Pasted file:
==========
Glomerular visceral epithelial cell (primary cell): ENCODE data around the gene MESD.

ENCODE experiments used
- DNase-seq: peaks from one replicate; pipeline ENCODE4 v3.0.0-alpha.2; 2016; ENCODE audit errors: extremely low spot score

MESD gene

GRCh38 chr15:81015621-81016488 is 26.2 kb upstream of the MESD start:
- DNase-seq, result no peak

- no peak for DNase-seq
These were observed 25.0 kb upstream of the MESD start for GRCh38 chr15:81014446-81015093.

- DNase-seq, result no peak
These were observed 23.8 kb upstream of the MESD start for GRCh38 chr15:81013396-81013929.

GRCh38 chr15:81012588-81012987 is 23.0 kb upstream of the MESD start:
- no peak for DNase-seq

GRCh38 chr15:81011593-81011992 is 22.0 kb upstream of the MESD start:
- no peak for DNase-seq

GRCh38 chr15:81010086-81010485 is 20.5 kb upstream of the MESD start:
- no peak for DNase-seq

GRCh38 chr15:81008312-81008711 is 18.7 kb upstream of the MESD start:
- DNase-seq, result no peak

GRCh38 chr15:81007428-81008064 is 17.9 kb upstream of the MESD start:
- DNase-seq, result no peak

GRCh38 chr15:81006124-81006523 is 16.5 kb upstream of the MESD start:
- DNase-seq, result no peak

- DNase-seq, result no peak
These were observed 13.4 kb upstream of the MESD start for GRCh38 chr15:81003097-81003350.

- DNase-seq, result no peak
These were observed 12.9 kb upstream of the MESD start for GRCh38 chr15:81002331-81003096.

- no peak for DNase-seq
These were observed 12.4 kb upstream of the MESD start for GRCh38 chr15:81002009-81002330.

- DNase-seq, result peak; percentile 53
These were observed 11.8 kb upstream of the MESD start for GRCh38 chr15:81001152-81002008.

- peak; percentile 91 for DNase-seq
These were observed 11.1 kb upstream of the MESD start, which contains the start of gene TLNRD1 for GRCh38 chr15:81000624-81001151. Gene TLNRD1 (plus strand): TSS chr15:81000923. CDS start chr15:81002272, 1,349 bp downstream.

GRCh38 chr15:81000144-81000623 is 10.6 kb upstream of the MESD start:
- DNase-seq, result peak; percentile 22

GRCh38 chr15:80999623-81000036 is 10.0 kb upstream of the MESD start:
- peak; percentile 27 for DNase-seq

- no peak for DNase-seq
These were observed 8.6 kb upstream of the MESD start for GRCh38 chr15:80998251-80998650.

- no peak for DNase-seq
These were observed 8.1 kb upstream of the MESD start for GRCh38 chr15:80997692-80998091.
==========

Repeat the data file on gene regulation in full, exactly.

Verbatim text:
Glomerular visceral epithelial cell (primary cell): ENCODE data around the gene MESD.

ENCODE experiments used
- DNase-seq: peaks from one replicate; pipeline ENCODE4 v3.0.0-alpha.2; 2016; ENCODE audit errors: extremely low spot score

MESD gene

GRCh38 chr15:81015621-81016488 is 26.2 kb upstream of the MESD start:
- DNase-seq, result no peak

- no peak for DNase-seq
These were observed 25.0 kb upstream of the MESD start for GRCh38 chr15:81014446-81015093.

- DNase-seq, result no peak
These were observed 23.8 kb upstream of the MESD start for GRCh38 chr15:81013396-81013929.

GRCh38 chr15:81012588-81012987 is 23.0 kb upstream of the MESD start:
- no peak for DNase-seq

GRCh38 chr15:81011593-81011992 is 22.0 kb upstream of the MESD start:
- no peak for DNase-seq

GRCh38 chr15:81010086-81010485 is 20.5 kb upstream of the MESD start:
- no peak for DNase-seq

GRCh38 chr15:81008312-81008711 is 18.7 kb upstream of the MESD start:
- DNase-seq, result no peak

GRCh38 chr15:81007428-81008064 is 17.9 kb upstream of the MESD start:
- DNase-seq, result no peak

GRCh38 chr15:81006124-81006523 is 16.5 kb upstream of the MESD start:
- DNase-seq, result no peak

- DNase-seq, result no peak
These were observed 13.4 kb upstream of the MESD start for GRCh38 chr15:81003097-81003350.

- DNase-seq, result no peak
These were observed 12.9 kb upstream of the MESD start for GRCh38 chr15:81002331-81003096.

- no peak for DNase-seq
These were observed 12.4 kb upstream of the MESD start for GRCh38 chr15:81002009-81002330.

- DNase-seq, result peak; percentile 53
These were observed 11.8 kb upstream of the MESD start for GRCh38 chr15:81001152-81002008.

- peak; percentile 91 for DNase-seq
These were observed 11.1 kb upstream of the MESD start, which contains the start of gene TLNRD1 for GRCh38 chr15:81000624-81001151. Gene TLNRD1 (plus strand): TSS chr15:81000923. CDS start chr15:81002272, 1,349 bp downstream.

GRCh38 chr15:81000144-81000623 is 10.6 kb upstream of the MESD start:
- DNase-seq, result peak; percentile 22

GRCh38 chr15:80999623-81000036 is 10.0 kb upstream of the MESD start:
- peak; percentile 27 for DNase-seq

- no peak for DNase-seq
These were observed 8.6 kb upstream of the MESD start for GRCh38 chr15:80998251-80998650.

- no peak for DNase-seq
These were observed 8.1 kb upstream of the MESD start for GRCh38 chr15:80997692-80998091.